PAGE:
Now a week removed from our first New England fall foliage forecast of the year, every early turning tree has been catching my eye. There’s a maple in a parking lot along my commute that is nearly completely orange. A birch tree in my neighborhood is now speckled yellow. An old oak is turning brown […]
The White Mountains of New Hampshire Widely Vary in Their Peak Foliage Times Due to Their Terrain
Photo Credit : Jim Salge
Now a week removed from our first New England fall foliage forecast of the year, every early turning tree has been catching my eye. There’s a maple in a parking lot along my commute that is nearly completely orange. A birch tree in my neighborhood is now speckled yellow. An old oak is turning brown down by the town hall. In my head, I run through a series of semi-panicked questions. Did it turn early last year? Are these individual trees in trouble? Is everything going to turn early this year?
So far, these trees seem to be the anomaly, as well over 99% of New England’s billions of trees are still green and healthy. But, despite the warm weather this week, there are plenty of other signs of the changing seasons as well. Last evening, I was fortunate to observe a steady stream of nighthawks soaring overhead, already beginning their southward migration. Notable for their white underwings, these are among the first birds to start their journey over New England every year, and is just one of the many markers of fall that I key into when observing the progression of the autumn season.
And of course, there are the swamp maples. These are a subgroup of red maples that inhabit wetlands, and can begin to turn red as early as mid August. This year, they are emerging on the early end of their normal range, standing out most brightly among the morning mists of recent.
Though unrelated to why the swamp maples have already begun to turn, our New England fall foliage forecast highlights the potential for fall color to arrive a bit early this year. Immediately upon publication, we began receiving correspondence from folk fearing that their vacation plans would end up missing peak New England foliage.
It’s important to keep perspective, and the short answer is no.
At any given location, the progression towards peak is slow, as is the gradual fading from. There is generally a three week window, or longer, where you will see reasonably good color at your point on the map. At some time during that window, there will be a maximum amount of color draped on the forest canopy which will be declared as ‘PEAK’, but rarely would two people agree on exactly when it is. In actuality, the notion of peak color is a continuum that may last a few days to a week.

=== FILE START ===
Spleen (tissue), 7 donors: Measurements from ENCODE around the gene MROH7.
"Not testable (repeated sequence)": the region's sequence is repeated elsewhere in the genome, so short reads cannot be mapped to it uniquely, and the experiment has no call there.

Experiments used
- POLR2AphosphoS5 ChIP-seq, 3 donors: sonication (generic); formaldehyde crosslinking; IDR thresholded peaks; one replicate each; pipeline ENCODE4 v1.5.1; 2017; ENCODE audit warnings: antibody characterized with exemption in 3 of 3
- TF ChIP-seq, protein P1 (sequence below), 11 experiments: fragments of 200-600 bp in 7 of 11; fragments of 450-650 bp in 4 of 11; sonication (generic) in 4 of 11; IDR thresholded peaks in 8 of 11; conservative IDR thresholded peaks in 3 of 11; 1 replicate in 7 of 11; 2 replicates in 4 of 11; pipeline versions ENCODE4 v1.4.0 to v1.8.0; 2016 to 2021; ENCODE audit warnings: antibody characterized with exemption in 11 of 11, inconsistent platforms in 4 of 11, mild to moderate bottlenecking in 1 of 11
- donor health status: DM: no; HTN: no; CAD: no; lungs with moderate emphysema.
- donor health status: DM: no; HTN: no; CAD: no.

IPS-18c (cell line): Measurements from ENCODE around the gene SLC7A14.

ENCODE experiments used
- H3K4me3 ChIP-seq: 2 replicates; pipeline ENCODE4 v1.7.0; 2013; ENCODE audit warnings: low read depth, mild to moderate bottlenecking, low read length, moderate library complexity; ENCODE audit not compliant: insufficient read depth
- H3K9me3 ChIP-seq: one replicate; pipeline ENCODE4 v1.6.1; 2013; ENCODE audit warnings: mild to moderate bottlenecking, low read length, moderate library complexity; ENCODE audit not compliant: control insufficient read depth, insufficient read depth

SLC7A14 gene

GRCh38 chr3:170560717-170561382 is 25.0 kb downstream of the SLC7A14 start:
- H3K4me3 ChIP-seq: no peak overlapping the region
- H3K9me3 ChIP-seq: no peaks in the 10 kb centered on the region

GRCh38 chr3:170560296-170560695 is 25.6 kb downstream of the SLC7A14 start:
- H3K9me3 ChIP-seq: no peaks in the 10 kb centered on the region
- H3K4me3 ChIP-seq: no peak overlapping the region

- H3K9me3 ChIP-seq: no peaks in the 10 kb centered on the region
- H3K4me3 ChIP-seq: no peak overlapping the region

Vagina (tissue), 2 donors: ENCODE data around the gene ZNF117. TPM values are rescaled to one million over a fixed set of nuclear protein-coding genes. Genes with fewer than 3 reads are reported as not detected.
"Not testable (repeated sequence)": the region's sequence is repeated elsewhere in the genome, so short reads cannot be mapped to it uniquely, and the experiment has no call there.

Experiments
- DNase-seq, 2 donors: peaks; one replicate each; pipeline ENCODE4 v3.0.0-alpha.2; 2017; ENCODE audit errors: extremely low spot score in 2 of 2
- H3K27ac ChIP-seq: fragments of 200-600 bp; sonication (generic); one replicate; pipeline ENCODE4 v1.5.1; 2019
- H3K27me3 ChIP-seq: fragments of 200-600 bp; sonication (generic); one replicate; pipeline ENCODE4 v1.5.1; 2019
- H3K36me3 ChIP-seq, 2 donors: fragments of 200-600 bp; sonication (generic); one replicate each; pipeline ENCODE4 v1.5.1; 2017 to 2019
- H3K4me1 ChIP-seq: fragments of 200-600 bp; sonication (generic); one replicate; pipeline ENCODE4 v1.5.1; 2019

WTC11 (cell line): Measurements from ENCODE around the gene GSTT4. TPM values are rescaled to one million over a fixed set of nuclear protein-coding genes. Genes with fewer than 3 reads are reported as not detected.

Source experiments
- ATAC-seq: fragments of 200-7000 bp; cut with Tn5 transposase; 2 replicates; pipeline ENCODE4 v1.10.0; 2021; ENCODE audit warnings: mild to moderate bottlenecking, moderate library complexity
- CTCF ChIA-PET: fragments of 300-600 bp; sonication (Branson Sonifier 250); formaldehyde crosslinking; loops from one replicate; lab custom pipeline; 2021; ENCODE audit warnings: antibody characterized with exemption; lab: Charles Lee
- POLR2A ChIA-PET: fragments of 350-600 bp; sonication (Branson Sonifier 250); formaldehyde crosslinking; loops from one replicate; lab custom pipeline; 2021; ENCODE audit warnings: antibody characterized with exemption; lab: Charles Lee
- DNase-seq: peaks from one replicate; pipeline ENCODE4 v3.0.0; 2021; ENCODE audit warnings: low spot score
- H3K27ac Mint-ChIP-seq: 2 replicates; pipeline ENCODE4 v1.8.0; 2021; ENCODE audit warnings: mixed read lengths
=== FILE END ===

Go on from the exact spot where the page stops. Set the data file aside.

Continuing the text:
Additionally, though the exact timing may be different from year to year, the foliage always emerges in a predictable pattern, tending to turn first in the higher elevations of Northern New England, and then slipping southward, downslope and towards the coast over the course of about a month. And because New England is a relatively small region with a great deal of variability in terrain and climate, it’s fairly easy to find good autumn color within a short drive even if your location doesn’t feature the color you came for.
A perfect example of this is the popular White Mountains region of New Hampshire. Though the region is relatively compact, the northern and western portions reach peak in late September, while the southern and eastern zones may not until nearly mid October. Within an hours drive you might go from predominantly green to past peak, and see every canopy condition in between.
It’s because of this variability in landscape, terrain and climate that the leaf peeping drive is so popular during autumn in New England. Though we at YankeeFoliage.com will do our best to take as much of the guess work out it the process for you, there’s the thrill of exploration, and the uncertainty of what kind of color lies over the next hill. Don’t worry about missing peak New England foliage, just be willing to explore beyond the home base that you select!
We’ll see you soon!